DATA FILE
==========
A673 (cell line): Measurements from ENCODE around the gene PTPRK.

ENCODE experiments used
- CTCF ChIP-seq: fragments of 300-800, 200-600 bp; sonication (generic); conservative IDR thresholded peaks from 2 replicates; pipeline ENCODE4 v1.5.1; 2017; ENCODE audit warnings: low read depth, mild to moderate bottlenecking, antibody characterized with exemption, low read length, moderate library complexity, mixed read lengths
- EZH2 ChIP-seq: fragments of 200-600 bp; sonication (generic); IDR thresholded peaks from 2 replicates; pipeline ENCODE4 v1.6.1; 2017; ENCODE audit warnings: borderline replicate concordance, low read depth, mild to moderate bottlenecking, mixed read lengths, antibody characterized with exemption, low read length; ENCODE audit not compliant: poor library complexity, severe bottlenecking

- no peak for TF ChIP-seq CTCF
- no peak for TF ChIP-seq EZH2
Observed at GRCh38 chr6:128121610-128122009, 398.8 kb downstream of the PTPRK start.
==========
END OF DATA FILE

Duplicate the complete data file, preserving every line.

A673 (cell line): Measurements from ENCODE around the gene PTPRK.

ENCODE experiments used
- CTCF ChIP-seq: fragments of 300-800, 200-600 bp; sonication (generic); conservative IDR thresholded peaks from 2 replicates; pipeline ENCODE4 v1.5.1; 2017; ENCODE audit warnings: low read depth, mild to moderate bottlenecking, antibody characterized with exemption, low read length, moderate library complexity, mixed read lengths
- EZH2 ChIP-seq: fragments of 200-600 bp; sonication (generic); IDR thresholded peaks from 2 replicates; pipeline ENCODE4 v1.6.1; 2017; ENCODE audit warnings: borderline replicate concordance, low read depth, mild to moderate bottlenecking, mixed read lengths, antibody characterized with exemption, low read length; ENCODE audit not compliant: poor library complexity, severe bottlenecking

- no peak for TF ChIP-seq CTCF
- no peak for TF ChIP-seq EZH2
Observed at GRCh38 chr6:128121610-128122009, 398.8 kb downstream of the PTPRK start.